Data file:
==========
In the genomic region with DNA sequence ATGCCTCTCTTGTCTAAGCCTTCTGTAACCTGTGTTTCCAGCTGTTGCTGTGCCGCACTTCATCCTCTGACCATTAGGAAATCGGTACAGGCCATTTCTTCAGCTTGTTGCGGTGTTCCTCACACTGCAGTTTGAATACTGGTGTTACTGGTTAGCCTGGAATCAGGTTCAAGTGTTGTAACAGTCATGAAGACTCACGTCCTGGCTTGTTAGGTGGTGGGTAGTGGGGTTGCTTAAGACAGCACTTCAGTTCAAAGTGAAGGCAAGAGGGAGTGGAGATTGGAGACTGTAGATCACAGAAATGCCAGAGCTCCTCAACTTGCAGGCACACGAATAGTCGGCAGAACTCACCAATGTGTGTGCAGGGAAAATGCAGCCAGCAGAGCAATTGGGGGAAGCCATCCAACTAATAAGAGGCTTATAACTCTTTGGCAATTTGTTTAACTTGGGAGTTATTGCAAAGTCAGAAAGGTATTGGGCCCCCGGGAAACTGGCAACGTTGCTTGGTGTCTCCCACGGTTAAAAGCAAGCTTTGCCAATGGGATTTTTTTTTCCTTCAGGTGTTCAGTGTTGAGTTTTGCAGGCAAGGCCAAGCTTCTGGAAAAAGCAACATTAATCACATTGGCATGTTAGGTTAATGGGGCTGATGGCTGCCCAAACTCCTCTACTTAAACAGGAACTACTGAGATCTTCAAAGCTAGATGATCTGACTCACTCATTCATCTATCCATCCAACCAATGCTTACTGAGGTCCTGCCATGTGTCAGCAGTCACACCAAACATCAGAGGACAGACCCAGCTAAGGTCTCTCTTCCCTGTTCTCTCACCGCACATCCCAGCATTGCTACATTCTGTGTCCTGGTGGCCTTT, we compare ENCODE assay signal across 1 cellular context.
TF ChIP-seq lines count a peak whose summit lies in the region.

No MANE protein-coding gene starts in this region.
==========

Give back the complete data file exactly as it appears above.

In the genomic region with DNA sequence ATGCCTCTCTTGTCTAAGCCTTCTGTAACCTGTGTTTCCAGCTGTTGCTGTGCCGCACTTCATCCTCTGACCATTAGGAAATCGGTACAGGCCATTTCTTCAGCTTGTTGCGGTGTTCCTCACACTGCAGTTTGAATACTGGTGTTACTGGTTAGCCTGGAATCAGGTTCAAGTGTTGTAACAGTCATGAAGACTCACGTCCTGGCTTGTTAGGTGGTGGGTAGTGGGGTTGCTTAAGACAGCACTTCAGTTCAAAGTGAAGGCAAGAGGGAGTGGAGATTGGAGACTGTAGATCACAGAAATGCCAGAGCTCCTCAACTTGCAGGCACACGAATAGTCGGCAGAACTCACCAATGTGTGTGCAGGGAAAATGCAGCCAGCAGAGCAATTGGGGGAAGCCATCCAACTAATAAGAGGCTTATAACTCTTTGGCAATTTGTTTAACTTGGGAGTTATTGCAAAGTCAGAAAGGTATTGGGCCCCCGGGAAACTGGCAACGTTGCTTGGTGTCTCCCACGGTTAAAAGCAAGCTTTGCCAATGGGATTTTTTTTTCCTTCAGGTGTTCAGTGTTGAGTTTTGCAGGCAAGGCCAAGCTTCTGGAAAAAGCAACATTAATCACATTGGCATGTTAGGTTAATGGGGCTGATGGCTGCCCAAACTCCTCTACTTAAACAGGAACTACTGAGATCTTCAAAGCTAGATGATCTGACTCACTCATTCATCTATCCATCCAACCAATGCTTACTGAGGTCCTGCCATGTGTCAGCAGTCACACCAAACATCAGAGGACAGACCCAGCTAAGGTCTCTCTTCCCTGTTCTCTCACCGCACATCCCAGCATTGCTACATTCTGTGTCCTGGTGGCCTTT, we compare ENCODE assay signal across 1 cellular context.
TF ChIP-seq lines count a peak whose summit lies in the region.

No MANE protein-coding gene starts in this region.